Dr Oliver Tearle’s summary of a classic imagist poem
T. E. Hulme’s poetry offers something different from the poetry being written by his near-contemporaries, ‘Georgian’ poets such as Rupert Brooke and John Drinkwater – or, indeed, the surviving ‘Victorian’ poets such as Thomas Hardy. ‘Conversion’ is not quite as famous as several of Hulme’s other poems, but it was one of the six poems he allowed Ezra Pound to reprint in the facetiously titled ‘The Complete Poetical Works of T. E. Hulme’, at the end of Pound’s 1912 volume Ripostes. Here is ‘Conversion’, with a few comments on it, that are designed to serve as preliminary analysis of its form, meaning, and imagery.
Light-hearted I walked into the valley wood
In the time of hyacinths,
Till beauty like a scented cloth
Cast over, stifled me, I was bound
Motionless and faint of breath
By loveliness that is her own eunuch.
Now pass I the final river
Ignominiously, in a sack, without a sound,
As any peeping Turk to the Bosphorous.
Like another of Hulme’s poems, ‘The Embankment’, ‘Conversion’ has a speaker who contrasts past with present, ‘then’ with ‘Now’. Something has changed, as pointed up by this poem’s title, ‘Conversion’. In summary, the poem’s speaker has undergone some sort of change, but whether this is a religious conversion or not remains unknown and unknowable.
In the poem, the speaker is drugged with beauty – indeed, by beauty – as though beauty were chloroform or, more sinister still, a kidnapper; he is then bundled into a sack and thrown into the river, like a litter of kittens to be
drowned. (The ‘final river’ denotes the River Styx from classical mythology, which transported the dead to their final resting-place.) Beauty, personified in the poem as female, has an assistant to aid her in this kidnap-and-murder enterprise: Loveliness, which is characterised as a eunuch, a castrated man.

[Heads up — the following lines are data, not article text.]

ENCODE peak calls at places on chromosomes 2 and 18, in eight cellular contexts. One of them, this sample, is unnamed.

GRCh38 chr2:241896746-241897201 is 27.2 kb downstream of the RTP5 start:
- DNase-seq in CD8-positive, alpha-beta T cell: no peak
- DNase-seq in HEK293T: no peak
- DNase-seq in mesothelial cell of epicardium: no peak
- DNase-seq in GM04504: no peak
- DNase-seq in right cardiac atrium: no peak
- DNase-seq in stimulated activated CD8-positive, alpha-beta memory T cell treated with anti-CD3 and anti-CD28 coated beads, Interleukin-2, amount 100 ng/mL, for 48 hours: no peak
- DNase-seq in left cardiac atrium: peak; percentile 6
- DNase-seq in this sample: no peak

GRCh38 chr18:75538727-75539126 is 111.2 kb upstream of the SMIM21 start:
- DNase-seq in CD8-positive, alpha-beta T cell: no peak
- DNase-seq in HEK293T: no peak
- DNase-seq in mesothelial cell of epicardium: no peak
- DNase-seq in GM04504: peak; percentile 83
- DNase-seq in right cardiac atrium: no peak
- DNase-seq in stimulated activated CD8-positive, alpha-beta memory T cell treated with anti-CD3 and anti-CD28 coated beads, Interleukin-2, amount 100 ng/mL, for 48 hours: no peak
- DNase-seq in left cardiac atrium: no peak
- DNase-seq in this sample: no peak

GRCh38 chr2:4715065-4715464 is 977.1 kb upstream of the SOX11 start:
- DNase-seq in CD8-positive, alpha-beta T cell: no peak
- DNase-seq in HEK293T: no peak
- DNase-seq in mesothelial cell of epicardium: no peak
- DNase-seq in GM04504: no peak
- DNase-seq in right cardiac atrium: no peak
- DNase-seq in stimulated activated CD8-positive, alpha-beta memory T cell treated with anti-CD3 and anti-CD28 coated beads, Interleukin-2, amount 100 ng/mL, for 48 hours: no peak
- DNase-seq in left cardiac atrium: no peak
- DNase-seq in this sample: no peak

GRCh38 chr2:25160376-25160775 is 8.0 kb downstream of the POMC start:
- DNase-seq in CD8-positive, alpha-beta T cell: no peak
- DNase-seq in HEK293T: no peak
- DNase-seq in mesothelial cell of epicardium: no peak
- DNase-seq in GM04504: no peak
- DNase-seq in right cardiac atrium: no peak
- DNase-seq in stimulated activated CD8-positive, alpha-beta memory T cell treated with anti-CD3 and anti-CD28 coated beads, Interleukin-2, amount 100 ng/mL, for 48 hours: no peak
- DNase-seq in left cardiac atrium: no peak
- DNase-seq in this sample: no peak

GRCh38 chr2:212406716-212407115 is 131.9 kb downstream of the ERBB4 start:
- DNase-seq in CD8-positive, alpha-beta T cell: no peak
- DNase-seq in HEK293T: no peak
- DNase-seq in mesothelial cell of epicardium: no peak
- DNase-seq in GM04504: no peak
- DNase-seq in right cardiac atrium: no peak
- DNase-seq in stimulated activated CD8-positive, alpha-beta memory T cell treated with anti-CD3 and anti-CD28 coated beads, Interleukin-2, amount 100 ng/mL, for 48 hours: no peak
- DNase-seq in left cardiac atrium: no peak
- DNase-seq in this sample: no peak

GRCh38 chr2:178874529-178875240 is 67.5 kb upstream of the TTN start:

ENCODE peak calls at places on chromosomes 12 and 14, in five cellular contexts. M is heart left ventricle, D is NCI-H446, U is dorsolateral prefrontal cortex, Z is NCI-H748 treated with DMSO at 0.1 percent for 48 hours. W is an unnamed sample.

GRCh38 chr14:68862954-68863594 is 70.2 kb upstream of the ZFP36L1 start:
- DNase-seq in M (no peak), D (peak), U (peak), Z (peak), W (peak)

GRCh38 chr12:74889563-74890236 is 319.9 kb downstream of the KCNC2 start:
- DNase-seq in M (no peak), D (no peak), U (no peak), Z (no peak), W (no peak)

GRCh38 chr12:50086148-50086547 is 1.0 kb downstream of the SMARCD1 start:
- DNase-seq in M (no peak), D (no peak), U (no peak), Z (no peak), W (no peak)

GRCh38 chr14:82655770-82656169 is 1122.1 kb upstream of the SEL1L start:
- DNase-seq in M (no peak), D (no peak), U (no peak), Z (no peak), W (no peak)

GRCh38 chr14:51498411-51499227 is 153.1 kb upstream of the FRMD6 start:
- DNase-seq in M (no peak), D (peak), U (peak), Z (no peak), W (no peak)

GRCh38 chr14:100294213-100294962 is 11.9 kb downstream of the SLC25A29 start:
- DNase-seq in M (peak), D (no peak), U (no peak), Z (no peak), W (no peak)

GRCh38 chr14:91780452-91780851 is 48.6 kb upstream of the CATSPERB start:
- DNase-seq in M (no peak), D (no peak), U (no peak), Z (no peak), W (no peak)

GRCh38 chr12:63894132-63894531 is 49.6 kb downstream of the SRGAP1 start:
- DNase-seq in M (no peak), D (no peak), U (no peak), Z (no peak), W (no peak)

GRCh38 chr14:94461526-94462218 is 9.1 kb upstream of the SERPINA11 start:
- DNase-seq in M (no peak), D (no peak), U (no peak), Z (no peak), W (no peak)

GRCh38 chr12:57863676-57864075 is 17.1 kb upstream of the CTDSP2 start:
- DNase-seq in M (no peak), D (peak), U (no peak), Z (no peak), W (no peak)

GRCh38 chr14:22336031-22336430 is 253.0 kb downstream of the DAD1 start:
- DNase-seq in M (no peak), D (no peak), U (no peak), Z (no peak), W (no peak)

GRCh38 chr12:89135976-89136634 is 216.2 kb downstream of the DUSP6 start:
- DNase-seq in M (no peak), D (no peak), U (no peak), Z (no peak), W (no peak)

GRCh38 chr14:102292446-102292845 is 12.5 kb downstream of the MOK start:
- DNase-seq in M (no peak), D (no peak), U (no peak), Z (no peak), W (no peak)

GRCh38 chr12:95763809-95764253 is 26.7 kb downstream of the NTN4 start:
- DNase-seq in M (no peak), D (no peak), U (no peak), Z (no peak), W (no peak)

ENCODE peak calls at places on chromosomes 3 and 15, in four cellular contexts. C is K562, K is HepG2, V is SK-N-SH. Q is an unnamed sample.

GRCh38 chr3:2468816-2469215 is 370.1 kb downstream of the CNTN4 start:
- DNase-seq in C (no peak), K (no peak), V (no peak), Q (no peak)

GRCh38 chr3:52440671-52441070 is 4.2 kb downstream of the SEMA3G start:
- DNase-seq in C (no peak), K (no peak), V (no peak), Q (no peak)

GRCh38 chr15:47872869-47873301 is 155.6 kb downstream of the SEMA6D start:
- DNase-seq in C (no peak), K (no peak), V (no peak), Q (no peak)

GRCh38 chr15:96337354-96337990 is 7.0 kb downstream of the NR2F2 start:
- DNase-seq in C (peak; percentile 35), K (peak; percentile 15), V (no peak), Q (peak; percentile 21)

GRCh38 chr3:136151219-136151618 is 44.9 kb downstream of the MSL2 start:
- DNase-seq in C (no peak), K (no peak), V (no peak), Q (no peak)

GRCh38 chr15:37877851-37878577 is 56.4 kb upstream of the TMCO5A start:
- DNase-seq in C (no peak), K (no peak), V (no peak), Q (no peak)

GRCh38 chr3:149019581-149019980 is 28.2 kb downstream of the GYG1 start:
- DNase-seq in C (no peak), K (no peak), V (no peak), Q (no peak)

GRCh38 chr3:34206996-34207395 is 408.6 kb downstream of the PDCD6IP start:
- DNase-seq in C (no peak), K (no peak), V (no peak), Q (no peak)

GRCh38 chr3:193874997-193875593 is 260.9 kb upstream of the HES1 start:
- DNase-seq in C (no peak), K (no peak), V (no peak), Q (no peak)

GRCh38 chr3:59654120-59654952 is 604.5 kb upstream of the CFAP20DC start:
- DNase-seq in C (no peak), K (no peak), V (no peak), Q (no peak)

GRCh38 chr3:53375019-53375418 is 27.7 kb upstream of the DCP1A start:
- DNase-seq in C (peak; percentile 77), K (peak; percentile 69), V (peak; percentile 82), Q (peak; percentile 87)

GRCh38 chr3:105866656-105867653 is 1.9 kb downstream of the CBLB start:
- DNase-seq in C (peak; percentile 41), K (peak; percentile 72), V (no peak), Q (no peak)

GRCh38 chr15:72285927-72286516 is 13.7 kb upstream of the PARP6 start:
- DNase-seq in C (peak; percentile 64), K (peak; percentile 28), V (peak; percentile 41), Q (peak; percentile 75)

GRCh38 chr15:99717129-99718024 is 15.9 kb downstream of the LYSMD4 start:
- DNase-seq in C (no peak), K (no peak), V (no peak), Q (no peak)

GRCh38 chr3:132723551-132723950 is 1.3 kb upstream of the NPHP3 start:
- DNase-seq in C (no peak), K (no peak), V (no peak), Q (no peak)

The ‘scented cloth’ of Hulme’s ‘Conversion’ is not far removed from the anaesthetic which Eliot would use to such great effect in the opening lines of ‘The Love Song of J. Alfred Prufrock’ (with its vision of the sunset as like a ‘patient etherised upon a table’). For Hulme also draws this implicit link – a sort of latent pun – between aesthetics and anaesthetics, by likening beauty (i.e. the realm of the aesthetic) to a soporific drug (i.e. an anaesthetic) which is used to reduce the all-too-human speaker to a weak and helpless state. If this is a conversion, then it is not one of soul-searching transcendence, but squalid and humiliating abasement to a force far more powerful than oneself: the speaker even uses the word ‘Ignominious’ for his unconscious state.
In ‘Conversion’, there is an acknowledgement of the physical power of such a psychological or philosophical experience: in adopting the ‘religious’ attitude, and in abasing oneself before beauty, one’s very body is altered. This is no Romantic transcendence, where man is one with nature: nature is the one with the power, and beauty has complete control over the individual. (Hulme, in his essay ‘Romanticism and Classicism’, set himself firmly against the Romantic notion of progress and boundlessness; for him, human experience was always beset by limitations and restraint, and art should seek to reflect this.)
The language Hulme uses in this short, unrhymed poem effectively conveys the speaker’s squalid state. How faint a rhyme do ‘cloth’ and ‘breath’ make, mimicking the failing consciousness of the speaker who uses these words; how deliciously does ‘bound’ hang over the end of the line, leaving us anything but certain – or ‘bound’ – to know what is to come next.
‘Conversion’ is a minor poem and a brief one – Hulme supposedly wrote it as a blackboard exercise to demonstrate the new principles of modern poetry, chiefly classicism and restraint – but its images remain ambiguous and its language hauntingly evasive.
The author of this article, Dr Oliver Tearle, is a literary critic and lecturer in English at Loughborough University. He is the author of, among others, The Secret Library: A Book-Lovers’ Journey Through Curiosities of History and The Great War, The Waste Land and the Modernist Long Poem.
Image: T. E. Hulme (author unknown), before 1917, Wikimedia Commons.